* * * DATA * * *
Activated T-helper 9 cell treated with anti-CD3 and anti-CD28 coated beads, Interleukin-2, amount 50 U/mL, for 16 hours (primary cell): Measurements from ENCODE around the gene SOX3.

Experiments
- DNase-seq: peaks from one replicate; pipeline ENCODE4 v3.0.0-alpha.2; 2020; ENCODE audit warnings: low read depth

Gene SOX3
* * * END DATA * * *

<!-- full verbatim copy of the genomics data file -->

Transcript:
Activated T-helper 9 cell treated with anti-CD3 and anti-CD28 coated beads, Interleukin-2, amount 50 U/mL, for 16 hours (primary cell): Measurements from ENCODE around the gene SOX3.

Experiments
- DNase-seq: peaks from one replicate; pipeline ENCODE4 v3.0.0-alpha.2; 2020; ENCODE audit warnings: low read depth

Gene SOX3